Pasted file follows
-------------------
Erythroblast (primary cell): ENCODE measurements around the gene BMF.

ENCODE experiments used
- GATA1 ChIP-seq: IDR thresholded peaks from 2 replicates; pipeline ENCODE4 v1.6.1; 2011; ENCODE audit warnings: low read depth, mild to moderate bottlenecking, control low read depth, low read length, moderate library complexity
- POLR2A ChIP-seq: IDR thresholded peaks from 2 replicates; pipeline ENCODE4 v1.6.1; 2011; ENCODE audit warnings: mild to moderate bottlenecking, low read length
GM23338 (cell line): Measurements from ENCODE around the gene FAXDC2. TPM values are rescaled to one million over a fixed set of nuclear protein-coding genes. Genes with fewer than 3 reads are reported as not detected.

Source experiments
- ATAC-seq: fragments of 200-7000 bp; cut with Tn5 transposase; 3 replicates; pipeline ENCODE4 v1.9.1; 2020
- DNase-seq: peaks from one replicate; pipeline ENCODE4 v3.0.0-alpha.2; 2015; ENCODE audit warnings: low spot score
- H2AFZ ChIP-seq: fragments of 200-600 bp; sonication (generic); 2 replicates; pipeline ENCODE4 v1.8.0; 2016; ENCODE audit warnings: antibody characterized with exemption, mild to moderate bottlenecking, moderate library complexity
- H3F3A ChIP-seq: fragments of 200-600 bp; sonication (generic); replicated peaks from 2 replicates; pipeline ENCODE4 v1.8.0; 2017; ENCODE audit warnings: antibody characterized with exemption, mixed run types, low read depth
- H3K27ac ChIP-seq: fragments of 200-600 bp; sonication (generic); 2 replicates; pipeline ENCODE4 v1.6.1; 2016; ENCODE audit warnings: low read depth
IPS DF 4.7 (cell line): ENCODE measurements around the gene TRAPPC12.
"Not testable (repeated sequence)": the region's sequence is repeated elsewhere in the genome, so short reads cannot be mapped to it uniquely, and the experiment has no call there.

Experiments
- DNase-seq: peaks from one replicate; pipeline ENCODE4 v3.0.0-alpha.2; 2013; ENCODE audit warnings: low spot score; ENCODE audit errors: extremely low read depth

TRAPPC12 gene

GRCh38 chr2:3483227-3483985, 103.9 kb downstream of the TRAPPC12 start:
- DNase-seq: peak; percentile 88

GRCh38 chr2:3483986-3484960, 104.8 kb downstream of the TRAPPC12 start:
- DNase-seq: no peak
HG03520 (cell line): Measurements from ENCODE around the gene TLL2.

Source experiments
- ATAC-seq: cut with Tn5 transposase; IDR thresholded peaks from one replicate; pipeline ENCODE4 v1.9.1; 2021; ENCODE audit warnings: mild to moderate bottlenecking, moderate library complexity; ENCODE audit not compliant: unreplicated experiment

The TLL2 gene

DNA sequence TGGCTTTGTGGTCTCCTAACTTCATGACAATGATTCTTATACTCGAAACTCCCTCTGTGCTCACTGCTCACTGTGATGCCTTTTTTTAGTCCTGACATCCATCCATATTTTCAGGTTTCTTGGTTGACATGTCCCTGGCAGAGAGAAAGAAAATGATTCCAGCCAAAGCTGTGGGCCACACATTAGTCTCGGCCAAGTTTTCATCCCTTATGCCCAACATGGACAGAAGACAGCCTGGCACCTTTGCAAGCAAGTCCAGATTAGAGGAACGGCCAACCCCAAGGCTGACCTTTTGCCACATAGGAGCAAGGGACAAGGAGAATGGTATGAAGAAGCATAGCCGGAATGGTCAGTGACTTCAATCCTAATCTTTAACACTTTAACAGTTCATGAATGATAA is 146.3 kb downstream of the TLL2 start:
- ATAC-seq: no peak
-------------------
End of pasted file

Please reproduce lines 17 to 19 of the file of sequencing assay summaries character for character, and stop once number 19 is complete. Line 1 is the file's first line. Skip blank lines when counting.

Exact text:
GRCh38 chr2:3483227-3483985, 103.9 kb downstream of the TRAPPC12 start:
- DNase-seq: peak; percentile 88

GRCh38 chr2:3483986-3484960, 104.8 kb downstream of the TRAPPC12 start: